Soil Summit 2019
Management practices that promote beneficial soil and plant microbiomes
By Presented by Bobbi Helgason, University of Saskatchewan, at the Soil Management and Sustainability Summit, Feb. 26, 2019, Saskatoon.
Management practices to support soil microbial communities.
Healthy soils are alive. Up to one quarter of the Earth’s species live in soil if you include plants and their roots, mammals, small and large invertebrates, and my area of research focus, which is microorganisms. In terms of soil microbes, in one teaspoon of soil there are more microbes than there are human beings on the Earth, and in that same teaspoon of soil there are tens of thousands of different kinds of microbes.
The microbial biomass in a typical arable soil is 0.0025 grams per gram of soil. It doesn’t seem like very much, but if you scale it up, it’s equivalent to about a hundred sheep per hectare or 40 sheep per acre in terms of actual living biomass. Different than sheep, soil microorganisms have a remarkable genetic diversity, and that means that they can perform a remarkable diversity of functions.
What are some of the practices that we can use to support soil microbial communities?
Some of these beneficial practices are continuous cropping, reduced physical disturbance, balanced nutrient management, organic amendment application, diverse crop rotation, cover cropping and use of inoculants. All of them have the commonality that they build soil organic matter.
Think of the size of the microbial community in soil like a biological engine that’s driving numerous important processes. The bigger the engine, the more capacity you have to drive those processes when and where the time comes that they’re needed.
The importance of microbial diversity in soil can be a little trickier to understand. We have this definition that we call “functional redundancy.” What that means is, at any one time in the soil, a diverse community will have more than one population capable of performing a critical function under different conditions. Let’s take nitrogen mineralization as an example. We need nitrogen mineralization to be occurring early in the spring when the soil is cold. We need it to be occurring during growing season when soil conditions are warm and perhaps drier. We need nitrogen mineralization occurring in the fall when there are no living plants there. It’s the functional redundancy aspect of microbial diversity that ensures that there’s a population there that can perform that function of nitrogen mineralization under all of those different conditions. When the conditions prevent one species or population from performing the function you need, there is another that can take over.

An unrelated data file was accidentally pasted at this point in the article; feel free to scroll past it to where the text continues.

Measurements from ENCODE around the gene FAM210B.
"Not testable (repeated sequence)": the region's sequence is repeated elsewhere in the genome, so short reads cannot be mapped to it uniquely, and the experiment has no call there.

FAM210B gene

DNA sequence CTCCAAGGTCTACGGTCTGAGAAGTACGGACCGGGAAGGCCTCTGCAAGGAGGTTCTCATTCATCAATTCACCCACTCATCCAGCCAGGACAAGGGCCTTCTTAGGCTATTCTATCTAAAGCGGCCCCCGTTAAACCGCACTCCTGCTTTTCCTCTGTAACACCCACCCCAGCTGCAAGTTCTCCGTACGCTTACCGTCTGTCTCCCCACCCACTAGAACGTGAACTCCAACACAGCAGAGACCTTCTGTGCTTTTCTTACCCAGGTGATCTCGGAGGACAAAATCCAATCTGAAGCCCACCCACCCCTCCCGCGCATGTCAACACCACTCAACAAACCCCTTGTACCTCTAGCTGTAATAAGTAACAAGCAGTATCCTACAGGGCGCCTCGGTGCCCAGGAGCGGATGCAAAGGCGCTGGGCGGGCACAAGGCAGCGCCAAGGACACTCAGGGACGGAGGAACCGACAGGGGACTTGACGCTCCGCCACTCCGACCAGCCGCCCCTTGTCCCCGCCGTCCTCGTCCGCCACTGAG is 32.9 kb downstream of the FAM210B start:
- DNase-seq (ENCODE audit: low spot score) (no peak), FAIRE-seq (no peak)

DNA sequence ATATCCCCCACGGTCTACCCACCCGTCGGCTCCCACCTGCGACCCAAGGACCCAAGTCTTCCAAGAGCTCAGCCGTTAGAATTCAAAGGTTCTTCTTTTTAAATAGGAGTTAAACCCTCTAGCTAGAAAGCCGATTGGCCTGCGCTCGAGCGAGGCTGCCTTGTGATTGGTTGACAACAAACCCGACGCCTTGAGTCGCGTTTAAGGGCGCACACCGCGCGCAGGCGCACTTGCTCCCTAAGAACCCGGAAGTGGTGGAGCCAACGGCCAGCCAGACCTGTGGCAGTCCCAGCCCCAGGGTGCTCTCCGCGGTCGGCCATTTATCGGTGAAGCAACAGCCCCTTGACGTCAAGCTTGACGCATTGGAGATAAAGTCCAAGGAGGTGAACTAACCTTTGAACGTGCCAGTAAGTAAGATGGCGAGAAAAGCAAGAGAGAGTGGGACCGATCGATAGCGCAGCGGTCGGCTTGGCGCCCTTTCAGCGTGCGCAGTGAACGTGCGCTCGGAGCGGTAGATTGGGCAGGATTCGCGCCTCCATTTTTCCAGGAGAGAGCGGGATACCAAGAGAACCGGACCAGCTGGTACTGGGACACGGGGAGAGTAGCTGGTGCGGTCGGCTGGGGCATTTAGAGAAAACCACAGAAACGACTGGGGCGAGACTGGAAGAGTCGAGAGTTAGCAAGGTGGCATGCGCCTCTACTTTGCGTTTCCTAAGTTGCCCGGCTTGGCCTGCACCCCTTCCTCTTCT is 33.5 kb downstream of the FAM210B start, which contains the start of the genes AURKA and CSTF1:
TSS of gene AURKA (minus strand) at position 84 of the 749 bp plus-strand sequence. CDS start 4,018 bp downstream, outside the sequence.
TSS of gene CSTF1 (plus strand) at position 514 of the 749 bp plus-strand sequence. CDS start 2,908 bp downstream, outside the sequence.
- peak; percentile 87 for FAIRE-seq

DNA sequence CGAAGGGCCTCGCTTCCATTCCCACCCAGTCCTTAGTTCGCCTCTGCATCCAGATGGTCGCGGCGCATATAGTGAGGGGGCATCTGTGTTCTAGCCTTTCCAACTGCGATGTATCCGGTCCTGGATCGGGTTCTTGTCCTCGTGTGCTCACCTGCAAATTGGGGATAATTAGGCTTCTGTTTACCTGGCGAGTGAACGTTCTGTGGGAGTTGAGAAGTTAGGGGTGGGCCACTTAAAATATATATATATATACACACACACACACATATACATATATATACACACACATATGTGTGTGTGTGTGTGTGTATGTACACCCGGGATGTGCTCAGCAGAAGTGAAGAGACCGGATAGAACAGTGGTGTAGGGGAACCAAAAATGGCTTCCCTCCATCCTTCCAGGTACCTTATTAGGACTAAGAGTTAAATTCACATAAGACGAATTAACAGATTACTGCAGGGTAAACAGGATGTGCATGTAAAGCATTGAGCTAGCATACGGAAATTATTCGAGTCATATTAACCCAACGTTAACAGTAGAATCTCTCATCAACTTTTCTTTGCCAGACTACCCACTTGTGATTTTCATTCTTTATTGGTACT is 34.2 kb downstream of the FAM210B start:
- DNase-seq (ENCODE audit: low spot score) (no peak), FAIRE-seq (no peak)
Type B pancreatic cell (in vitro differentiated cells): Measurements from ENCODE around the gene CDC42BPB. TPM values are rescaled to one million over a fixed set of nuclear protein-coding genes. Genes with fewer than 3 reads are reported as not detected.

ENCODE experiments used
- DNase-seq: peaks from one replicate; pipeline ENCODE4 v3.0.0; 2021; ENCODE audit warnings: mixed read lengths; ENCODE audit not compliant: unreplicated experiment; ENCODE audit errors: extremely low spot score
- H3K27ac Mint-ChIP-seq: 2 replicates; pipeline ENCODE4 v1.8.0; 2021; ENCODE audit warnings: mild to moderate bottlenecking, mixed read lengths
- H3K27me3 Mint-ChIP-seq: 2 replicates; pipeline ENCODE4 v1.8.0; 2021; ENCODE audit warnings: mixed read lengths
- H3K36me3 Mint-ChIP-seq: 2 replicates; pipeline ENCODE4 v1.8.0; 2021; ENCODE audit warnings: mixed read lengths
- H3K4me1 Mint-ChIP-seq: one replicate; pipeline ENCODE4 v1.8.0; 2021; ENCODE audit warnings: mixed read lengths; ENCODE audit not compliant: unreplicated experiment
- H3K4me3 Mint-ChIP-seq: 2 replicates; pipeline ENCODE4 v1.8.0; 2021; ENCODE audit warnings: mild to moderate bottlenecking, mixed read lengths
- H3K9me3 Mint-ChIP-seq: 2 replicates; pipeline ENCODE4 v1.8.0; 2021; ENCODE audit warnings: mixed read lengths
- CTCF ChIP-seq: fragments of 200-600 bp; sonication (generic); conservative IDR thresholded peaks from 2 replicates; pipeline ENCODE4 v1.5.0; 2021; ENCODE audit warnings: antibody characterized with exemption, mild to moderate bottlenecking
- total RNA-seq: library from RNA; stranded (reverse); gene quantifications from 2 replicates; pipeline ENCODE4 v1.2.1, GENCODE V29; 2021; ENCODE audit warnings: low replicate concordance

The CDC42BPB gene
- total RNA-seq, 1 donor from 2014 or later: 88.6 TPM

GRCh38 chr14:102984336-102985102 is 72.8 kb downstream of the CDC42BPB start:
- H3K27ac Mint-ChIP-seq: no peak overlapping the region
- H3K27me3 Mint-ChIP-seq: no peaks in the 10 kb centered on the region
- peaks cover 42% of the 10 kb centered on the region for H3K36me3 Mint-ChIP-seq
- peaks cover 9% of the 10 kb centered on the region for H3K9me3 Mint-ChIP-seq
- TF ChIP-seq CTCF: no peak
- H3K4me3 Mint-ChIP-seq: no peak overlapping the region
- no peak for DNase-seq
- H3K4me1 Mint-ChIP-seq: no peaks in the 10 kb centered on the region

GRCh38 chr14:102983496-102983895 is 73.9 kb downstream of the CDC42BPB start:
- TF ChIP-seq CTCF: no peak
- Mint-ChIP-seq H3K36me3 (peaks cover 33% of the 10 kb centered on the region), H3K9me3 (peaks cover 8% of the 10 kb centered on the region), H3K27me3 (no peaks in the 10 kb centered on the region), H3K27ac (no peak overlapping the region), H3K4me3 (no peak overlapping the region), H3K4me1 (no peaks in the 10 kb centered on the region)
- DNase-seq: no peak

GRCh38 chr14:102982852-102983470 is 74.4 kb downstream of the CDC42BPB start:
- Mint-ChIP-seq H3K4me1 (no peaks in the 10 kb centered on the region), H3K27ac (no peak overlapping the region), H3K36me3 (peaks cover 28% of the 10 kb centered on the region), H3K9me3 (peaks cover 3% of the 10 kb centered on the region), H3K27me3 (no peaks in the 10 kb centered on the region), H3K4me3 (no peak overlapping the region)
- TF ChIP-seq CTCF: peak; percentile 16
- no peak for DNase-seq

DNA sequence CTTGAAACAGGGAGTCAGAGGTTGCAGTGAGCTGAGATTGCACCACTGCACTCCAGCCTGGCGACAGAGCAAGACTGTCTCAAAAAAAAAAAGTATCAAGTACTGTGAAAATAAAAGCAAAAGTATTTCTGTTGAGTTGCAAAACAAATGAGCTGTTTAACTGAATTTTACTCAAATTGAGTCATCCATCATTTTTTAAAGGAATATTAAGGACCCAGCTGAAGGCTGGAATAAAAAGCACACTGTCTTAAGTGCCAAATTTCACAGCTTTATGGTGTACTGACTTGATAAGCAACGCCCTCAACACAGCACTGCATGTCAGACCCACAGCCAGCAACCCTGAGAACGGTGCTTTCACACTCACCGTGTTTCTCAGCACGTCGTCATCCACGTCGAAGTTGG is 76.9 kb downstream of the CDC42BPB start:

So it’s kind of like insurance. You have critical soil functions that are performed by soil microorganisms and a highly diverse community gives you the insurance that that process will occur under a variety of environmental conditions that may or may not be under your control.
Why do healthy microbial communities matter?
Healthy soil microbiomes nurture healthy plant microbiomes. The microbiome is just the totality of all microorganisms that inhabit a particular environment. Every single time we plant a crop, we’re planting it into a soil that is full of microbial life. If we’ve got a healthy soil, we’re optimizing the opportunity for that plant to capitalize on that microbial life. If we’re planting our crop into an unhealthy soil, we have an immediate disadvantage.
The answer to many of our problems is soil organic matter in one way or another. That’s because soil organic matter improves soil physical properties. It’ll improve the infiltration of water. Soil organic matter provides food, water, shelter, and aeration for microorganisms. When we think about carbon in soil and soil organic matter, the idea of building soil carbon is actually pretty simple – carbon in minus carbon out equals storage. So if we want to increase soil organic carbon levels, we can either increase the amount of incoming carbon, for example by increasing plant carbon inputs, or we can decrease the amount of carbon leaving the systems by decreasing the amount of loss, unwanted loss due to microbial activity.
What are soil biota and those soil microbes doing?